• Brookings Institution senior fellow John Hudak will lead the “News in Longform” book club in a discussion of Timothy Snyder’s “On Tyranny: Twenty Lessons From the Twentieth Century.” 6:30 p.m. Free. Kramerbooks & Afterwords, 1517 Connecticut Ave. NW. 202-387-1400.
  • Blaine Harden will discuss his book “King of Spies: The Dark Reign of America’s Spymaster in Korea,” the first full biography of Donald Nichols. 7 p.m. Free. Politics and Prose, 5015 Connecticut Ave. NW. 202-364-1919.
  • New novelist Malu Halasa will discuss her book “Mother of All Pigs,” a story set in a small Jordanian border town. 7 p.m. Free. Politics and Prose at the Wharf, 70 District Square SW. 202-488-3867.
  • Experimental journalist A.J. Jacobs will discuss his book “It’s All Relative,” which chronicles his adventure to help to build the “World Family Tree.” 7 p.m. $15 to $40. Sixth & I Historic Synagogue, 600 I St. NW. sixthandi.org.
  • The Evenings With Extraordinary Artists Series will feature a panel discussion with Julie Kent, the new artistic director of the Washington Ballet, and Elvi Moore, the former general director of the Washington Ballet and founder of the Laurel Fund for the Performing Arts. 7 p.m. $25. Arts Club of Washington, 2017 I St. NW. 202-331-7282, ext. 3.
  • “God, Faith, and the Law: How Religion Has Shaped American Values” will feature Jenna Weissman Joselit, professor of Judaic studies and history at George Washington University and author of “Set in Stone: America’s Embrace of the Ten Commandments”; and Robert P. Jones, CEO of the Public Religion Research Institute and author of “The End of White Christian America.” 7:30 to 9 p.m. $11.50 to $41.50. Edlavitch DC Jewish Community Center, 1529 16th St. NW. edcjcc.org.

Film

  • GALA Hispanic Theatre’s sixth annual international film festival “Reel Time at GALA” will feature the 2015 documentary “Refugio/Refuge,” about the lives in Mexico of two former refugees who fled Guatemala on foot; and the D.C. premiere of Carolyn Brown’s 2017 documentary “The Salinas Project,” about children of migrant farm workers living in a predominantly Latino neighborhood with high poverty, gang violence and deplorable housing conditions. A Q&A with Brown will follow. 7 p.m. Free; reservations required. GALA Theatre, 3333 14th St NW. 202-234-7174. The festival will continue through Dec. 3.

Performances and readings

  • Central Pennsylvania Youth Ballet will pay tribute to past Kennedy Center honoree George Balanchine with a performance from some of Balanchine’s most famous ballets, including dances from “The Nutcracker.” 6 p.m. Free. Millennium Stage, Kennedy Center. 202-467-4600.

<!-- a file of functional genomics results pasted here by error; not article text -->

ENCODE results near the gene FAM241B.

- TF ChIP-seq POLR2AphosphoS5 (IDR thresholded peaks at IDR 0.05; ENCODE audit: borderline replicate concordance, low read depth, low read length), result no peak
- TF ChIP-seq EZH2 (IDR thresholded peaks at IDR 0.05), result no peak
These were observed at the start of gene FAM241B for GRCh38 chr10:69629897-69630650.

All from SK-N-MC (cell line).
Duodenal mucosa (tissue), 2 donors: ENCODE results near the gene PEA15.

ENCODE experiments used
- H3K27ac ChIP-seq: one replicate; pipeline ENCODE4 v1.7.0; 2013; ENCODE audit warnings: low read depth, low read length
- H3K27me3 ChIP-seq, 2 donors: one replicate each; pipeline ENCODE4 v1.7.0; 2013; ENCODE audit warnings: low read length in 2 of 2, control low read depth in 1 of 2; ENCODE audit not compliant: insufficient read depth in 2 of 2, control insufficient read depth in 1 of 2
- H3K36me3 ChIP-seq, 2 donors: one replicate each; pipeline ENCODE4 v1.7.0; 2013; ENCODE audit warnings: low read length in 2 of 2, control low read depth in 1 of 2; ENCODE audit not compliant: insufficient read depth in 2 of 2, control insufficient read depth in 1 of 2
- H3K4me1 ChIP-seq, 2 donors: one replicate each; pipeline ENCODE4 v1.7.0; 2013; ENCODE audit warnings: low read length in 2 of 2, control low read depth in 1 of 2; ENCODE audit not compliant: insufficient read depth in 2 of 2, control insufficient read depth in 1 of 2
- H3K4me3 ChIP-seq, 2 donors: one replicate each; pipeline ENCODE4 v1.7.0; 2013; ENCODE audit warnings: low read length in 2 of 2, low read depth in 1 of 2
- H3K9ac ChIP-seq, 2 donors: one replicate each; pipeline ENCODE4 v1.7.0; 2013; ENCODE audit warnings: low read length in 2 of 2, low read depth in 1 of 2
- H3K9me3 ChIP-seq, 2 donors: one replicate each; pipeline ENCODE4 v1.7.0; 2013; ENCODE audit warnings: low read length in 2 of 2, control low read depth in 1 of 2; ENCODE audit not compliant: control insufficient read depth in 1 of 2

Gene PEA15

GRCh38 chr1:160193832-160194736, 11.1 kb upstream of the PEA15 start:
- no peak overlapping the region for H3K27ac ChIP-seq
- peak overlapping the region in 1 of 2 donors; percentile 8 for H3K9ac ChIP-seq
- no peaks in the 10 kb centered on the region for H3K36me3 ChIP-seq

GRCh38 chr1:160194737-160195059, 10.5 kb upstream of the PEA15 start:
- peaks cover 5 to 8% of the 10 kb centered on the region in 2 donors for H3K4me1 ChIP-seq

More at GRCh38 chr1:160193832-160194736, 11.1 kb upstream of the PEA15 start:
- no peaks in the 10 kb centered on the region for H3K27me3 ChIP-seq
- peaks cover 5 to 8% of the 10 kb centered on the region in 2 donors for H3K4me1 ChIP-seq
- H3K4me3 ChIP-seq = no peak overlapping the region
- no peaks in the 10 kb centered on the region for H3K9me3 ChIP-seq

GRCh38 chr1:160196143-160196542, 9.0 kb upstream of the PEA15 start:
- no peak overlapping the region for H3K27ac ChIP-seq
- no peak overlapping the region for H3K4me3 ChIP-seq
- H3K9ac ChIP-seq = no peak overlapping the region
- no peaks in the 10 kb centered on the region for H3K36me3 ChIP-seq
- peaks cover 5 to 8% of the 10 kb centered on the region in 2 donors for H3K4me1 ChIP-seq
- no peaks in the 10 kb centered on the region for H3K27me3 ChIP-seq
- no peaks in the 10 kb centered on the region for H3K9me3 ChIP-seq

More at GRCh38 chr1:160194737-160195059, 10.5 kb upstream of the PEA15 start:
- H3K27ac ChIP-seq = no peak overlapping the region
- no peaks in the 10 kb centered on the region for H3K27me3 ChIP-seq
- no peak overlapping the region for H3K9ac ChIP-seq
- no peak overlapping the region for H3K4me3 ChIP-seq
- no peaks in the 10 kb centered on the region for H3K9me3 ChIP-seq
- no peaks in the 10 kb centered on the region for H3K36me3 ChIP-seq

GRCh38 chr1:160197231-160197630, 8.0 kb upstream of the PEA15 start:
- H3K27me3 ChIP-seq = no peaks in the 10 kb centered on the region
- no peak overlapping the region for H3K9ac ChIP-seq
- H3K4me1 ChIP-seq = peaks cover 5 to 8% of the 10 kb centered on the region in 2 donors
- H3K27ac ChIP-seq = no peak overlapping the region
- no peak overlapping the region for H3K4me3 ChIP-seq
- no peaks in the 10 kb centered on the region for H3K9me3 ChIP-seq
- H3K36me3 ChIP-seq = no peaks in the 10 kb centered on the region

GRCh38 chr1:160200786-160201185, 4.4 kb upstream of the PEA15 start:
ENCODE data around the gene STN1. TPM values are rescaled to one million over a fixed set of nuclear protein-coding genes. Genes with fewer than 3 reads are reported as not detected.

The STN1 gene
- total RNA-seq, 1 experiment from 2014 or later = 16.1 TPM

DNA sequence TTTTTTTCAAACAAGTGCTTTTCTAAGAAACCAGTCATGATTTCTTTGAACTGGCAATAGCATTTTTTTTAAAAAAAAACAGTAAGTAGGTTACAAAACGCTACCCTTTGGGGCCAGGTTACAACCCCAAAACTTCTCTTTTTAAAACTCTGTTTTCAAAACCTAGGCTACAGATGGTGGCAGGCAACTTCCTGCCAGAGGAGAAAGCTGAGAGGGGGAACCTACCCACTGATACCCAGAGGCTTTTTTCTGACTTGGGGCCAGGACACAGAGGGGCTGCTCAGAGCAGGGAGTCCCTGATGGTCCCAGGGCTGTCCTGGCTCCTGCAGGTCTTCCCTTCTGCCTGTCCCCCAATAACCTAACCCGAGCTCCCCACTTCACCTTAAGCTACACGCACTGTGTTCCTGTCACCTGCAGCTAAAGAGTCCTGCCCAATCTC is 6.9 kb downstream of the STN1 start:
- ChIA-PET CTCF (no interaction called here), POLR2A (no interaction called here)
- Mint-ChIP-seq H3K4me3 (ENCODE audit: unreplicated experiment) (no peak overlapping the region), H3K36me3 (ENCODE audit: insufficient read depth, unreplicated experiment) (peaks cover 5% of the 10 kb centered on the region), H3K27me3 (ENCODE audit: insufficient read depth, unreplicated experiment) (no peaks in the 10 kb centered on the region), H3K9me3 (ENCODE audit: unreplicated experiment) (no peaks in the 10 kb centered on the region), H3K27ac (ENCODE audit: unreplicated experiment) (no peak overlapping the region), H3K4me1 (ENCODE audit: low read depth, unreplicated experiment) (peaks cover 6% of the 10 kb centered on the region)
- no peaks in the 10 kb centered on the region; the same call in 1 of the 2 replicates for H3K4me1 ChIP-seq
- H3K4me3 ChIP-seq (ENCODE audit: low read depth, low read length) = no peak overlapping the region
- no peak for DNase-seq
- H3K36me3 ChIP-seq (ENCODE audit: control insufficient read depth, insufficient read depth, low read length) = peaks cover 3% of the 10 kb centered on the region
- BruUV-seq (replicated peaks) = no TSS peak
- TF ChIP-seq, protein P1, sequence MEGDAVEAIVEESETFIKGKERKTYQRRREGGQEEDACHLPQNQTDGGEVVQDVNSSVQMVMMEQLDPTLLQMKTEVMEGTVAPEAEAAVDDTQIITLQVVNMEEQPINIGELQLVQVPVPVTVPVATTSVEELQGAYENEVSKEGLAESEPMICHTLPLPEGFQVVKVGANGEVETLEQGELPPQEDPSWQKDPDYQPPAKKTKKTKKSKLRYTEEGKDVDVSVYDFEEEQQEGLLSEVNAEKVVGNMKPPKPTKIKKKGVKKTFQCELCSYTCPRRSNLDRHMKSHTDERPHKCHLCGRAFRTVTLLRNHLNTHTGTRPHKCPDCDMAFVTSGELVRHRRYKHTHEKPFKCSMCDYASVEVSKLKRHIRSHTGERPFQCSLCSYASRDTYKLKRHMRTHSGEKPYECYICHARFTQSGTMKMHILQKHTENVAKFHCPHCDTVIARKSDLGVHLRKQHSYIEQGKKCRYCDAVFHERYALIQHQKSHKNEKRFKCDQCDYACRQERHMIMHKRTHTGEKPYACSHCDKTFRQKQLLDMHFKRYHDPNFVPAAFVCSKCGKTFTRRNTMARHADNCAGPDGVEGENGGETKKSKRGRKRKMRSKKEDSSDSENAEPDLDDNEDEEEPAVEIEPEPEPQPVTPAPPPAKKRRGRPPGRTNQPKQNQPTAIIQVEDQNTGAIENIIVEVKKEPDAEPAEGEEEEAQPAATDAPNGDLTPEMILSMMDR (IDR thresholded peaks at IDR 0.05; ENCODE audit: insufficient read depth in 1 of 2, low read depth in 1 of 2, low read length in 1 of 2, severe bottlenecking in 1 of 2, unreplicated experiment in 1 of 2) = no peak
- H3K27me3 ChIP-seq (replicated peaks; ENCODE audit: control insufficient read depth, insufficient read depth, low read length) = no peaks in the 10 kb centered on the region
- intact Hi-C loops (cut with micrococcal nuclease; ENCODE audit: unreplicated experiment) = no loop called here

• The Georgetown University Dance Company will perform diverse programs of dances ranging from hip-hop to classical ballet by professional guest and student choreographers. 8 p.m. Free. Devine Studio Theatre, Davis Performing Arts Center, Georgetown University, 37th and O streets NW. performingarts.georgetown.edu. The performance will repeat Friday at 8 p.m.
  • Jonathan Tucker will host an open-mic poetry event. 9 to 11 p.m. $5. Cullen Room, Busboys and Poets 5th & K, 1025 5th St. NW. 202-789-2227.

Special events

  • The 13th annual Downtown Holiday Market will feature exhibitors, local food and live music. Noon to 8 p.m. Free admission. Sidewalk of F Street between 7th and 9th streets NW, in front of the Smithsonian American Art Museum and National Portrait Gallery. downtownholidaymarket.com. The market will continue through Dec. 23 from noon to 8 p.m. daily.
  • “ZooLights” will feature environmentally friendly LED displays, a light show set to music, 150-foot-long “snow tubing” tracks, the Conservation Carousel, live entertainment, and a glow-in-the-dark play zone for children. 5 to 9 p.m. Free admission. National Zoo, 3001 Connecticut Ave. NW. 202-633-4470. The event will repeat daily through Jan. 1 (except Dec. 24, 25 and 31).
  • An information session on “What it Takes: Shabbat at Home” will feature tips from Rabbi Shira Stutman and Aaron Shneyer on how to make Havdalah on your own. 7 p.m. $18. Sixth & I Historic Synagogue, 600 I St. NW. sixthandi.org.